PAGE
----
The program navigation bar went the way of the Dodo but it is one of the evolutions that Meizu has gone through to find its distinctive identity in Android manufacturers’ world. Mostly unchanged is the house launcher, which is just one of the things that makes the phone feel older than it might otherwise. It is a fairly standard launcher that basic in most aspects. Apps are laid out on the screen in a random pattern, and there’s no way to sort them by title or type. There’s no functionality that is long-press, and no options whatsoever in general when it comes to scrutinizing the launcher.
Meizu does have a good theme engine, however the software did not let wallpaper or theme changing. Everything on the system changes, from fonts to sounds, wallpapers, icons, the telling color and even animations. Flyme is a sleek, well presented as it is stylish OS that’s every bit as quickly. There are important settings for locking the phone down in particular circumstances also, like a “Kid Space” mode which helps keep kids from using programs they shouldn’t be, or a “Game Mode” that turns off those pesky back buttons and other gestures that could become easily pressed while gaming.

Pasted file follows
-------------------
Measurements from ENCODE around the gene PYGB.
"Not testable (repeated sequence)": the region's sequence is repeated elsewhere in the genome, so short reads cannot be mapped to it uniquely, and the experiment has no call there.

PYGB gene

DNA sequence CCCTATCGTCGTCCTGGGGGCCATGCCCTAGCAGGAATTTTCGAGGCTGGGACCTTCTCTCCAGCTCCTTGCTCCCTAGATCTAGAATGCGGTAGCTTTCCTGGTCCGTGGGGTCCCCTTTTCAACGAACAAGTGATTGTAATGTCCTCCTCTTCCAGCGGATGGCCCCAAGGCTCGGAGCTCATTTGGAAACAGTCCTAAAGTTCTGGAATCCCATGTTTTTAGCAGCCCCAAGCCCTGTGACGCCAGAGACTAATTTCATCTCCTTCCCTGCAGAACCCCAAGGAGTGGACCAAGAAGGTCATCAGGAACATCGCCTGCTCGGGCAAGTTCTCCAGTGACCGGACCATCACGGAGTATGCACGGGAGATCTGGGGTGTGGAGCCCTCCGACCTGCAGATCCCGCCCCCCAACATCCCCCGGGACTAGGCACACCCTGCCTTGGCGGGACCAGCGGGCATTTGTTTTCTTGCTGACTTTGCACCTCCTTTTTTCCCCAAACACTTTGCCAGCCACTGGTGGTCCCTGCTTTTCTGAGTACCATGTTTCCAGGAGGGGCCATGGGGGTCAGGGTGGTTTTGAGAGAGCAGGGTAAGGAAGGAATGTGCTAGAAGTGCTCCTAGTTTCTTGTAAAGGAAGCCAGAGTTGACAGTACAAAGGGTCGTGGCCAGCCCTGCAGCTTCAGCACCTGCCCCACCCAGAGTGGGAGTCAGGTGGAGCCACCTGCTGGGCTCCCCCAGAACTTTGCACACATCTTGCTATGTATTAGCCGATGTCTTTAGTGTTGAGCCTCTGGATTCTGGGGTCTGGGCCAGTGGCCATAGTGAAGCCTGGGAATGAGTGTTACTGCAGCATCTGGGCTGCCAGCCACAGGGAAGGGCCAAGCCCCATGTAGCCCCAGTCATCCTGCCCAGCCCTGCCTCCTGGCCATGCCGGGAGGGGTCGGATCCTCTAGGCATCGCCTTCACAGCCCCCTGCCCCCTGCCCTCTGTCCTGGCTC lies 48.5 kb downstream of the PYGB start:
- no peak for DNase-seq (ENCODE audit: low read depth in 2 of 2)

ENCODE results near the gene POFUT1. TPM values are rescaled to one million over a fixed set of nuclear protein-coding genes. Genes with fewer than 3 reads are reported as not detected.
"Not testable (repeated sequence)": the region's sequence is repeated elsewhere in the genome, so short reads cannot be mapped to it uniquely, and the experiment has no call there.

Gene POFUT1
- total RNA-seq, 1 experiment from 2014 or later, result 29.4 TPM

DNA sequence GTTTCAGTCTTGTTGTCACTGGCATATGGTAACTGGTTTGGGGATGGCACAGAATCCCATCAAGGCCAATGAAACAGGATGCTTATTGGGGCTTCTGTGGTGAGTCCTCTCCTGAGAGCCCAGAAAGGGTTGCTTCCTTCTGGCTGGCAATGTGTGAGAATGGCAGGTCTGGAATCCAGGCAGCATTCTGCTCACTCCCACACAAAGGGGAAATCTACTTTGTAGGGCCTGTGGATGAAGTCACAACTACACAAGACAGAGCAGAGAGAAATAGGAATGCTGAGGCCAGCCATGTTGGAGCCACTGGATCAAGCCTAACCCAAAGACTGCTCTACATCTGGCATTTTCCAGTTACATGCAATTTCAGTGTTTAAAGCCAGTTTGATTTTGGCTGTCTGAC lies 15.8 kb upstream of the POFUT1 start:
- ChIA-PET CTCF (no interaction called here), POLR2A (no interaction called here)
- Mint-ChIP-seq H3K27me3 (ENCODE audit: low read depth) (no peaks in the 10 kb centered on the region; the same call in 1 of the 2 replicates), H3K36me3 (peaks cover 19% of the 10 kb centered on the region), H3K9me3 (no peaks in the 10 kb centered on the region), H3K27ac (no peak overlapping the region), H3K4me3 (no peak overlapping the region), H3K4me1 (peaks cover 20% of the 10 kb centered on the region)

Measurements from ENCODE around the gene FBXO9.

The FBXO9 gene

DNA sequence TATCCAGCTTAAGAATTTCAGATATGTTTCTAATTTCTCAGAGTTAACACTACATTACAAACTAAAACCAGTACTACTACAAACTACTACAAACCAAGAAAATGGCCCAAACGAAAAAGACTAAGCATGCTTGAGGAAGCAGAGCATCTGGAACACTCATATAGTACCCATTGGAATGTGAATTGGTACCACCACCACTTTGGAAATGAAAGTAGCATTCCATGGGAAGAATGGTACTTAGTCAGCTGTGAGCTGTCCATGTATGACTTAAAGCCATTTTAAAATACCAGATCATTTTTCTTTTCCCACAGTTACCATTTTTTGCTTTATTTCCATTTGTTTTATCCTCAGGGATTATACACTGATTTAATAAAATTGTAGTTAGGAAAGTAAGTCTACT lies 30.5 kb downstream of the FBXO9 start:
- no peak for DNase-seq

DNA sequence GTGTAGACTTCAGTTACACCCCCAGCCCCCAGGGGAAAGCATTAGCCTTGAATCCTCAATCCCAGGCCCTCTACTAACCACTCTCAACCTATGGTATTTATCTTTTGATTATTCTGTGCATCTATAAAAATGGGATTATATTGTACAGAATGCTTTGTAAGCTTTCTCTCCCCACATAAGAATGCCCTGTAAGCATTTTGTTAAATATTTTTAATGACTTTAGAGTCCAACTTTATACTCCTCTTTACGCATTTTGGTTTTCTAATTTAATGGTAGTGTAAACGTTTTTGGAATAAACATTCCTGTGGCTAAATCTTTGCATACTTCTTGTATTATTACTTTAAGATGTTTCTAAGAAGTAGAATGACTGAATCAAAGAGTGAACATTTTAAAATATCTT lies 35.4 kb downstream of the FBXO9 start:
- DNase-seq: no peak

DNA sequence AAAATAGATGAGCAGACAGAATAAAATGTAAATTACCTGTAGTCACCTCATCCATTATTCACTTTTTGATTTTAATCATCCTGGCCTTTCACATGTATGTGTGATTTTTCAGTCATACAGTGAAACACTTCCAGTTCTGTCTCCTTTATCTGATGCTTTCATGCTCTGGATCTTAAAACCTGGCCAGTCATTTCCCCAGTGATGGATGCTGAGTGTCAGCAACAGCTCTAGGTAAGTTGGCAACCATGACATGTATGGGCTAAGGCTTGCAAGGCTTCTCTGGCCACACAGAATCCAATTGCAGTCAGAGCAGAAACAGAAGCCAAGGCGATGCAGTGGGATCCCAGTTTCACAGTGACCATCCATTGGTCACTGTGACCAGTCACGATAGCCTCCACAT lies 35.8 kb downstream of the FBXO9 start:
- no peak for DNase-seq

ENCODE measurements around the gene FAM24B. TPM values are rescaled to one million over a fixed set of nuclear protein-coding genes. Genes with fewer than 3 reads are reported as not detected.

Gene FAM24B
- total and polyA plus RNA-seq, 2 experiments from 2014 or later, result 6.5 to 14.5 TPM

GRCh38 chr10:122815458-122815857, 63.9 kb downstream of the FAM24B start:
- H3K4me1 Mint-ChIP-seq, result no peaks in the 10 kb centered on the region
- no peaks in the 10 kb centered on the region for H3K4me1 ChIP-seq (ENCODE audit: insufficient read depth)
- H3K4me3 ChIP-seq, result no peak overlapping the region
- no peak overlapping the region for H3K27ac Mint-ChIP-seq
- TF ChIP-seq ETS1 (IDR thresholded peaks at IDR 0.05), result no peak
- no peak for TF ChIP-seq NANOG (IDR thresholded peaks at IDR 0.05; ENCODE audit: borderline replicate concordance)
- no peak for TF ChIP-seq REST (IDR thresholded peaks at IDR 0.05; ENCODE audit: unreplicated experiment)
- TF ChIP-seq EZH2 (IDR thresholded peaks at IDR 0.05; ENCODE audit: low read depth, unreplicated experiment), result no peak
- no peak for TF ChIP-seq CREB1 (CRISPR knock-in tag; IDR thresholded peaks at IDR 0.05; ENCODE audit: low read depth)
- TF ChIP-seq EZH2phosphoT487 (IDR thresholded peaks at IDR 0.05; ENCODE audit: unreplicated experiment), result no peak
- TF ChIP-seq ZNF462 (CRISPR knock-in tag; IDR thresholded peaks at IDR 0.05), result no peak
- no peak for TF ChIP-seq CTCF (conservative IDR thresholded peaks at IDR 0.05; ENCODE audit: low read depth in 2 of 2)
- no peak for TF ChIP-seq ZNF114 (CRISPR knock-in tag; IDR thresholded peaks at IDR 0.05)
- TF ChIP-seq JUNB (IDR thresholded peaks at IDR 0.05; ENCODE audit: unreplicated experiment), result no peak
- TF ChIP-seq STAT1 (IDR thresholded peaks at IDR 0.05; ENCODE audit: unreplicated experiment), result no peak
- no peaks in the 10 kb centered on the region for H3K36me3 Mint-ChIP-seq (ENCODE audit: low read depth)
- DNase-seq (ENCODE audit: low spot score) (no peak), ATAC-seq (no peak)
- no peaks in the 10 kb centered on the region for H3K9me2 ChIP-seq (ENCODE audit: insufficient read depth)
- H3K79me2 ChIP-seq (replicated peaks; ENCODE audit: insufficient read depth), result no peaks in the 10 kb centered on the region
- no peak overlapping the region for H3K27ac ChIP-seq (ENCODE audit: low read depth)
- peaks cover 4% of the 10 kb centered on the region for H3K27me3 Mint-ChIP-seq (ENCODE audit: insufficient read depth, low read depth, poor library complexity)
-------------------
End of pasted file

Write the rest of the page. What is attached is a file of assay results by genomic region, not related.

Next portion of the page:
The camera software of Meizu finally saw overhaul and a substantial update in Flyme 6, and all of those updates are here for the better. The interface is pretty industry standard looking, with a shutter button on the bottom, a switch to the left to move from front to back back and cameras, and a gallery button on the right. Swiping left or right modes from Beauty, Photo and Video modes (in that order from left to right), and extra modes can be found from the button on the top left.
Mode gives tons of options to tweak via a pop-up bar above the shutter button to users, and is good. Shutter speed can be adjusted between 1/5000th of a second up to 20 seconds, and ISO can be adjusted from 100 to 1600. Other options include manual focus, exposure value, saturation, contrast, and white balance. Another super interesting mode is the White & Black mode, which uses a shot that is monochrome to be taken by one of the two sensors. The two Sony Exmor IMX 386 detectors on the back are identical, except for one feature that is important; one is a version of the other detector. This helps Meizu identify subjects better but also doubles as a way to capture monochrome subjects when wanted.